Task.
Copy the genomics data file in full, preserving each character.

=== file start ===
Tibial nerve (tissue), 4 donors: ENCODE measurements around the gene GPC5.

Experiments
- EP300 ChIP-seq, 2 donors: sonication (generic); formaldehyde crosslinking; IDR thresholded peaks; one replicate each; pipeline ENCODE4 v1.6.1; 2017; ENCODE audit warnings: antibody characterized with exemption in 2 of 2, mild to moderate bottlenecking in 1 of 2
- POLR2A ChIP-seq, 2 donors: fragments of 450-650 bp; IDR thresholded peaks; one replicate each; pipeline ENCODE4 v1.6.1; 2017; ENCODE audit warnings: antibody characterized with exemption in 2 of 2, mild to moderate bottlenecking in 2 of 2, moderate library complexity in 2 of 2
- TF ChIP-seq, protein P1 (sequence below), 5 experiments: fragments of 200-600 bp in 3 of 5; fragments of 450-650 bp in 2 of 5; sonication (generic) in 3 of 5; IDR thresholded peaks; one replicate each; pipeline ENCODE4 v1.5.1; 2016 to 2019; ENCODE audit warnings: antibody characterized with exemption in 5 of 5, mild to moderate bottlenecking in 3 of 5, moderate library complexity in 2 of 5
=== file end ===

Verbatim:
Tibial nerve (tissue), 4 donors: ENCODE measurements around the gene GPC5.

Experiments
- EP300 ChIP-seq, 2 donors: sonication (generic); formaldehyde crosslinking; IDR thresholded peaks; one replicate each; pipeline ENCODE4 v1.6.1; 2017; ENCODE audit warnings: antibody characterized with exemption in 2 of 2, mild to moderate bottlenecking in 1 of 2
- POLR2A ChIP-seq, 2 donors: fragments of 450-650 bp; IDR thresholded peaks; one replicate each; pipeline ENCODE4 v1.6.1; 2017; ENCODE audit warnings: antibody characterized with exemption in 2 of 2, mild to moderate bottlenecking in 2 of 2, moderate library complexity in 2 of 2
- TF ChIP-seq, protein P1 (sequence below), 5 experiments: fragments of 200-600 bp in 3 of 5; fragments of 450-650 bp in 2 of 5; sonication (generic) in 3 of 5; IDR thresholded peaks; one replicate each; pipeline ENCODE4 v1.5.1; 2016 to 2019; ENCODE audit warnings: antibody characterized with exemption in 5 of 5, mild to moderate bottlenecking in 3 of 5, moderate library complexity in 2 of 5